Arts of Africa
On View: African Storage Annex, East Gallery, 1st Floor
The Boa and their neighbors, the Lega, carve spoons of elephant ivory and bone. Among the Lega, these are not used for eating but as emblems of the two highest levels of the Bwami society. They are also used symbolically to “feed” masked dancers of the Bwami during performances. (To learn more about Bwami, see the case with three hats to the left.)
Museum Expedition 1922, Robert B. Woodward Memorial Fund
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Boa. Spoon (Kalukili), 19th century. Ivory, 6 3/4 x 2 3/16 in. (17.1 x 5.6 cm). Brooklyn Museum, Museum Expedition 1922, Robert B. Woodward Memorial Fund, 22.1223. Creative Commons-BY (Photo: Brooklyn Museum, 22.1223_view1_PS6.jpg)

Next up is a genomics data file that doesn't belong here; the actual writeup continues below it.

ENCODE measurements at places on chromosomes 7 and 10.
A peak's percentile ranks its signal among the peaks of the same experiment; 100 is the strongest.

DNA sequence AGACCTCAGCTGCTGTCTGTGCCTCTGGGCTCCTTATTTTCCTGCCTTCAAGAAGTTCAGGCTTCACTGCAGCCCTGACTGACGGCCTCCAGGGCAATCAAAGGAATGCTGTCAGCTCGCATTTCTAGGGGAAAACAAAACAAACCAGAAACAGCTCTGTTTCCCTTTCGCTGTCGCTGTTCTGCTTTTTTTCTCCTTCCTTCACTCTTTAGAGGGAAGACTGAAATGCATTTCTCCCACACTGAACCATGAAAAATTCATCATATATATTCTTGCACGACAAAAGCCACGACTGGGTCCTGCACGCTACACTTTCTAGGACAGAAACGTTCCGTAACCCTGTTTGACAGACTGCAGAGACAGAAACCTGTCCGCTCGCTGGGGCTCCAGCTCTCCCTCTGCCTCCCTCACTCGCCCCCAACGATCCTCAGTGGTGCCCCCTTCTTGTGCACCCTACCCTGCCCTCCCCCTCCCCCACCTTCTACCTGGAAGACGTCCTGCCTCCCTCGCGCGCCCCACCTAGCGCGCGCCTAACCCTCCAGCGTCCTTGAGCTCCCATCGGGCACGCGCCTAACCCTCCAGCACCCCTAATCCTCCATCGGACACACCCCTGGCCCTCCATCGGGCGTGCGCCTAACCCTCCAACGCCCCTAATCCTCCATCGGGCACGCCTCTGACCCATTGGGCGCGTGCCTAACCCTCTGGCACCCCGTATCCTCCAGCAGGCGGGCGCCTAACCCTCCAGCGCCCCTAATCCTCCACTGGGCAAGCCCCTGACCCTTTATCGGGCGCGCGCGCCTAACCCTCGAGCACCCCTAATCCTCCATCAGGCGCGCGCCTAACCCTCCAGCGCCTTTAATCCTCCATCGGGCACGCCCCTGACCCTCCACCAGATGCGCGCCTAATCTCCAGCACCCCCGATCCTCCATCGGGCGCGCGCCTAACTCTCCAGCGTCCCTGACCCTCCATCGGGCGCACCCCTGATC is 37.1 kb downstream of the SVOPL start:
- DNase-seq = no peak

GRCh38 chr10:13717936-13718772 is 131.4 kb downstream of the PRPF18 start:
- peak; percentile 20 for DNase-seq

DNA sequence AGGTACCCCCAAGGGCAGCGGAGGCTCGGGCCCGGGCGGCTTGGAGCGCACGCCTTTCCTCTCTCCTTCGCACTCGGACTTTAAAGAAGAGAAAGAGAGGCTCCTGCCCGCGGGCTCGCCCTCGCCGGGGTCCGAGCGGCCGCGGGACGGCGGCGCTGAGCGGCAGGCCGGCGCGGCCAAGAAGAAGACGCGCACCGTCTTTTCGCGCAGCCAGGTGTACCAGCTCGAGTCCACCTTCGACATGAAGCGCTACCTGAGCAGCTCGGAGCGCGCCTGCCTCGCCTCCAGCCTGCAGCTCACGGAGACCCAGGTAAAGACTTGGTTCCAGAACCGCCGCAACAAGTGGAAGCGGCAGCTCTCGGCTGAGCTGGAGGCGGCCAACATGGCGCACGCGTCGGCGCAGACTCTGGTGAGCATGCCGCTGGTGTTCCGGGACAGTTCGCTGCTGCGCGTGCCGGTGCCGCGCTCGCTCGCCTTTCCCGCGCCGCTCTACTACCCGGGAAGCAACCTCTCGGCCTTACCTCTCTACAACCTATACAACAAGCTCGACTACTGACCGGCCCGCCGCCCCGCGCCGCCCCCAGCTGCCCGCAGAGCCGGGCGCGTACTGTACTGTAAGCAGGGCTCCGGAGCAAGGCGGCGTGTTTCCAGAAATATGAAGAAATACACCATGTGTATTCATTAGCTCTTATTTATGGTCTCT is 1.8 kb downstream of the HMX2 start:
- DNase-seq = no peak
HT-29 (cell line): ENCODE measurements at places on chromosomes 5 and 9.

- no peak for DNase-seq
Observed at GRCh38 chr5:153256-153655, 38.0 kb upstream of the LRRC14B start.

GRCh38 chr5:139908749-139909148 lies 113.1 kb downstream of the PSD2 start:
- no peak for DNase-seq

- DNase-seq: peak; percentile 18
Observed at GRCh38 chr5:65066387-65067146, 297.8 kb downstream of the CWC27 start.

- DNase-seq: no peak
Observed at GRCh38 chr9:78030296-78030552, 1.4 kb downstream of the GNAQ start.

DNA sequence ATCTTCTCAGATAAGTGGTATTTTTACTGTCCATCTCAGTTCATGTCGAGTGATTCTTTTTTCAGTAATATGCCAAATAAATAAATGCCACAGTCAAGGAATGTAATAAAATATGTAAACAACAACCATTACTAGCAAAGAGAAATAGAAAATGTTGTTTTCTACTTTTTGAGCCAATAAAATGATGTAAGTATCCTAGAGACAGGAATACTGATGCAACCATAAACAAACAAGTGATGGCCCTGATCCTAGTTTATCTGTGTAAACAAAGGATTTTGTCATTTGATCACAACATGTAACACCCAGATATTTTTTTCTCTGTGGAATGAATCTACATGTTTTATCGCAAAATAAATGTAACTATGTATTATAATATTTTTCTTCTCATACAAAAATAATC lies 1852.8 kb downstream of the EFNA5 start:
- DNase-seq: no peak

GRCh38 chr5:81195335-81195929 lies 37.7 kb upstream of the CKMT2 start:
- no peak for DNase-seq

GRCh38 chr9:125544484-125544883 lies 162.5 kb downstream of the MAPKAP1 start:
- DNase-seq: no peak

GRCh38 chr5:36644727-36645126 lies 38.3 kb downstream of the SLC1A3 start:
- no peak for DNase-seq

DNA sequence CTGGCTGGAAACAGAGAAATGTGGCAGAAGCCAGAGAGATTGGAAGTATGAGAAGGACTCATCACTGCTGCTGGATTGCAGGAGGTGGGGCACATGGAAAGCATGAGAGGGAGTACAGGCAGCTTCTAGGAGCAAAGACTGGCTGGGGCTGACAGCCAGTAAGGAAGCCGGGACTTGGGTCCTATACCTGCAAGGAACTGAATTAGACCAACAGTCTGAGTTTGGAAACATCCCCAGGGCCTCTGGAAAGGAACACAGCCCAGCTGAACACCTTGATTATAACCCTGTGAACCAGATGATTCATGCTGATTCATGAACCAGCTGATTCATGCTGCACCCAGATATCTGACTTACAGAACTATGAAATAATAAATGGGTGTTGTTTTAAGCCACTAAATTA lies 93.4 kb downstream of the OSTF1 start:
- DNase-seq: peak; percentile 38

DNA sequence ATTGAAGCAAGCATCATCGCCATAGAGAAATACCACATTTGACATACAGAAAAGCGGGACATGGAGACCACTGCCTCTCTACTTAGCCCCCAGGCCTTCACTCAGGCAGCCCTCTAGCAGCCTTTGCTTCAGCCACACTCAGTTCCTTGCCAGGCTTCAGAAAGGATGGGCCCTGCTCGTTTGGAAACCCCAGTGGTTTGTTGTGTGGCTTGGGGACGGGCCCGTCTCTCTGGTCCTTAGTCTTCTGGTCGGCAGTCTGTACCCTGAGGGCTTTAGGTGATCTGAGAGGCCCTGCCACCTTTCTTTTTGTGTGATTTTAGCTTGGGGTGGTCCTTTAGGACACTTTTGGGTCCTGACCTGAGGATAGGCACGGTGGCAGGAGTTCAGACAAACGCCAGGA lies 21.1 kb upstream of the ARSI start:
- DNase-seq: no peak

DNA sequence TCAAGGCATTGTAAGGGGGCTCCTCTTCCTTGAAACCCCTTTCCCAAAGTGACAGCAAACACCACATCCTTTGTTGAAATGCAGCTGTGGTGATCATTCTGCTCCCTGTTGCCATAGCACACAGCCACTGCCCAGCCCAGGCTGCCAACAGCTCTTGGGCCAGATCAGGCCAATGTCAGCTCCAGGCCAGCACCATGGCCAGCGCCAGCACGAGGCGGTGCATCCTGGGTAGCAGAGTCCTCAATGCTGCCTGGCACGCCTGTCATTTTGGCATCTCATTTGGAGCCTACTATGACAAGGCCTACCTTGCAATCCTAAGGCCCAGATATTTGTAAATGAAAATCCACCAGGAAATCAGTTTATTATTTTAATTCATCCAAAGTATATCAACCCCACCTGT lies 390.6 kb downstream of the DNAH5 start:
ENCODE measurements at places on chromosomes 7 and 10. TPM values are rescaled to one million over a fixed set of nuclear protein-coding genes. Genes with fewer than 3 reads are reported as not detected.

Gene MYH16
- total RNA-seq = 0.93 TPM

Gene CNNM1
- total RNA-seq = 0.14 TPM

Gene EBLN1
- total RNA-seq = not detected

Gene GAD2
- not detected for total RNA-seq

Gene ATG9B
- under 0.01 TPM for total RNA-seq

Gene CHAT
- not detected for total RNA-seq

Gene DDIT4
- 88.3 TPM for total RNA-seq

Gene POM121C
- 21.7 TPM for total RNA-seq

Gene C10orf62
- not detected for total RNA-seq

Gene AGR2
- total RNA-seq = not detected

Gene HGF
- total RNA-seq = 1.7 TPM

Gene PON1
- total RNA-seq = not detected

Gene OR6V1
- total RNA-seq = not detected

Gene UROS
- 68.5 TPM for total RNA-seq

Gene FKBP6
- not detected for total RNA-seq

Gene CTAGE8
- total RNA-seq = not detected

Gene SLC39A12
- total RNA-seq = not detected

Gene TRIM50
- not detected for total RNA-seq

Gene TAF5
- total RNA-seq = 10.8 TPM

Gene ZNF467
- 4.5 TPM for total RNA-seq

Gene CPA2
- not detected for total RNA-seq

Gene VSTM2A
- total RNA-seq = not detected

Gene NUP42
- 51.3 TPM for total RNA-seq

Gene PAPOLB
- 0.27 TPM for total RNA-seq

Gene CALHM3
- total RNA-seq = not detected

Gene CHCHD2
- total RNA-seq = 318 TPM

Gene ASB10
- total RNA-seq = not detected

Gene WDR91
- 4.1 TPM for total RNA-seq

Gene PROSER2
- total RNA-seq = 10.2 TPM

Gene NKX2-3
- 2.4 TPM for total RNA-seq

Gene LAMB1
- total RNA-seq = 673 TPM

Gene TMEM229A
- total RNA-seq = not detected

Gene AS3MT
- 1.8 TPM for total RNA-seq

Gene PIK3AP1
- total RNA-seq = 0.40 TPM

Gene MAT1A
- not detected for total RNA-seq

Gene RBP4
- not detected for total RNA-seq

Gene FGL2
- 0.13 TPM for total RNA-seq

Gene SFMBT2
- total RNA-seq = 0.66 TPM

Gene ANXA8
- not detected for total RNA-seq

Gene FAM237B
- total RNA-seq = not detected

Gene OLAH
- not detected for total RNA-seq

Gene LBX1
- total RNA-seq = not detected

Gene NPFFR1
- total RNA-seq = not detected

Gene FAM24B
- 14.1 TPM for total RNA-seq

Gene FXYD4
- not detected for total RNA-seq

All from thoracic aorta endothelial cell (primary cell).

overall, 22.1223_view1_PS6.jpg. Brooklyn Museum photograph, 2011
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Spoon with deep oval bowl and short handle that has two wide curved supports joined at the top by a triangular bridge. Handle side of bowl is pointed. Ivory has a warm golden patina.
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